VUCA World Part 4: Pillar 1 of the Light Footprint Approach
In last week’s article, VUCA World Part 3: Hiring Critical Thinkers, we touched upon the need to hire workers who focus more on how to think, rather than what to think. These individuals are necessary to usher organizations into the new era of business, the era of VUCA (volatility, uncertainty, complexity and ambiguity). Consulting firm Roland Berger took a hard look at how 50 different companies, from varying industries, have adapted to this new environment. As a result, they developed The Light Footprint Approach to show the key similarities in the organizations that have succeeded. They describe the standouts as “meta-winners – firms so singular that they are game-changers in their industry.”
With the Light Footprint Approach being the new measure for success, Roland Berger then created a Maturity Matrix in order to analyze organizations and find out how far developed they are into the principles of this approach. Three areas, Innovation, Organization and Approach, are divided into Seven Pillars. These Seven Pillars are the characteristics found in top performing corporations in the VUCA world. We will discuss the two pillars that make up the first area, Innovation, here:
Principles of The Light Footprint Approach – Innovation
Technophilia: “Meta-winners are technophiles, constantly innovating and integrating external technological innovation into their business models. An example of technophile thinking is the connected vehicle – the integration of the Internet, e-mail, iPhone connections and such like into cars, with the ultimate aim of creating a fully automated vehicle. GE, Google, BMW, Audi and Toyota are all developing aspects of the connected vehicle that are set to revolutionize the industry, bringing substantial benefits in terms of safety, energy efficiency and traffic management.”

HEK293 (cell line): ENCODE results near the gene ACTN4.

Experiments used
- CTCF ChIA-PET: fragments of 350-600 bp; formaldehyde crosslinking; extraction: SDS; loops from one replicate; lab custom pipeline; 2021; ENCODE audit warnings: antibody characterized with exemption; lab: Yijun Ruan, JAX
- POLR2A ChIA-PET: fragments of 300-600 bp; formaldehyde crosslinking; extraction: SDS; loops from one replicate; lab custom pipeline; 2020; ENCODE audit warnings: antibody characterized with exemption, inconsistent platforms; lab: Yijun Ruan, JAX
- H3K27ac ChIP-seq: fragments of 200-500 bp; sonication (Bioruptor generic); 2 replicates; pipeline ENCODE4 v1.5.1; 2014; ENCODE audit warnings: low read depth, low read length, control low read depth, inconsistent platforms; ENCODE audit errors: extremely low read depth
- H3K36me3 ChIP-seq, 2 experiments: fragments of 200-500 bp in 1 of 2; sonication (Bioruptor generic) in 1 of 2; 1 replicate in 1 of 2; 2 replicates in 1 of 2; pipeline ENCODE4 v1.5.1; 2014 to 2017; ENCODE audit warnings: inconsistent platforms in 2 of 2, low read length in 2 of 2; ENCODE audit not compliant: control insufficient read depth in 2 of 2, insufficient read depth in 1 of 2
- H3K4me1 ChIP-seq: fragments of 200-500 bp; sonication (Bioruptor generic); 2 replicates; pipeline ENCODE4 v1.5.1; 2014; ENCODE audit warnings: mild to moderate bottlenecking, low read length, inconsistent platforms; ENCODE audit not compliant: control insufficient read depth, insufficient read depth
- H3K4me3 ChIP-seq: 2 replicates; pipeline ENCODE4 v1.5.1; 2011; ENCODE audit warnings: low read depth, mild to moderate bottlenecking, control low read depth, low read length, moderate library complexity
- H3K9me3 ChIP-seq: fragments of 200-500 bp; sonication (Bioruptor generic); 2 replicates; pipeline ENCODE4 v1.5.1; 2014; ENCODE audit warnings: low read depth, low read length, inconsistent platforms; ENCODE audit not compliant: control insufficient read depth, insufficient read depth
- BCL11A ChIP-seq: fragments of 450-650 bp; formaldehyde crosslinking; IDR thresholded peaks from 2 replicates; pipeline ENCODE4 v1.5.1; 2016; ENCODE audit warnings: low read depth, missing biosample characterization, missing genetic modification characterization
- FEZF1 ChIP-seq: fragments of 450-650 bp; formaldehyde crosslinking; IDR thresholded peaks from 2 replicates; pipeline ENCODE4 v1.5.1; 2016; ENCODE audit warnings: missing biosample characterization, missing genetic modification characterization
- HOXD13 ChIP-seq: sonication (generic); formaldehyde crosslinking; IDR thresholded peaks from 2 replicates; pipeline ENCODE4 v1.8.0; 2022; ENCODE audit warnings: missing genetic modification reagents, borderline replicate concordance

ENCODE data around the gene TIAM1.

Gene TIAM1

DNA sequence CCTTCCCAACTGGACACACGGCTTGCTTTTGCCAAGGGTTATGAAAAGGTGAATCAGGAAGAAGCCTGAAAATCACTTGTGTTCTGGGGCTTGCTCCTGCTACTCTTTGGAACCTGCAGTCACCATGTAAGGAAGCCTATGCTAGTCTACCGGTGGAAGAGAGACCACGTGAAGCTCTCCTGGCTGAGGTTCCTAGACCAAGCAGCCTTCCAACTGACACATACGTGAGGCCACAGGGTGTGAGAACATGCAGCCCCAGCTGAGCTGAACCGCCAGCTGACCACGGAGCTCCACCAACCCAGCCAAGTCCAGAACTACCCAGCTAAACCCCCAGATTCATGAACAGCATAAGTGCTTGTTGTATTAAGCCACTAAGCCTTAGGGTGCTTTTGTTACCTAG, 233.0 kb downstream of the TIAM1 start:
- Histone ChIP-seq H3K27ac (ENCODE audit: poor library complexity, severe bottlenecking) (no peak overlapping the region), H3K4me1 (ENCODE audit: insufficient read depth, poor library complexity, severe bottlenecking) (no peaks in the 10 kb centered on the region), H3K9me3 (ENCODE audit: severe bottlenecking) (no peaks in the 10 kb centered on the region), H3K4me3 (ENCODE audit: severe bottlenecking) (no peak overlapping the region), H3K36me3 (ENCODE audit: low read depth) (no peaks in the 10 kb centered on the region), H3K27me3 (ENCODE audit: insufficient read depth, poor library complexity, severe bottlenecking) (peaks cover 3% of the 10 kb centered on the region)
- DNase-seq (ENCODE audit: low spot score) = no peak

“What will technophilia look like in the medium term? One key trend we identified is service robotics: Robots at the service of humans or industrial equipment, customized for often complex tasks and with a degree of autonomy that goes far beyond mere industrial automation. Service robots were first used in military applications and field robotics; they are now increasingly common in areas such as medical surgery, domestic tasks and entertainment. No one country has yet emerged as the clear leader, but the United States, South Korea, Japan and Germany are all at the forefront. In the medium term, players that make the most of this technology will gain a substantial advantage over their competitors.”
Cybernomics: “The second principle of the Light Footprint approach is what we call “cybernomics” – the ability to leverage new technology, in particular Web 2.0, big data-mining capacities and digitization. The US military calls cyberspace the fifth domain, after the air, land, sea and space. Meta-winners are companies that are able to win a decisive advantage in this fifth domain. Through cybernomics they achieve maneuverability and keep their organization lean, with their modular structures ensuring agility.”
“A striking example of a meta-winner using cybernomics is the US provider of on-demand Internet streaming content Netflix. Netflix recently leveraged its knowledge of customers to support expansion into a new business segment: the production of content.”
Following the pillars of The Light Footprint Approach may aid your organization in emulating successful companies in order to survive or they may offer some general guidance to evolve an already successful company. Stayed tuned for next week’s article, in which we will discuss next pillar, Organization.
Traci Kingery, PHR is an HR Professional and freelance writer based in the Midwest, specializing in immigration and talent management. When she’s not improving unemployment, she keeps busy with her husband and four children.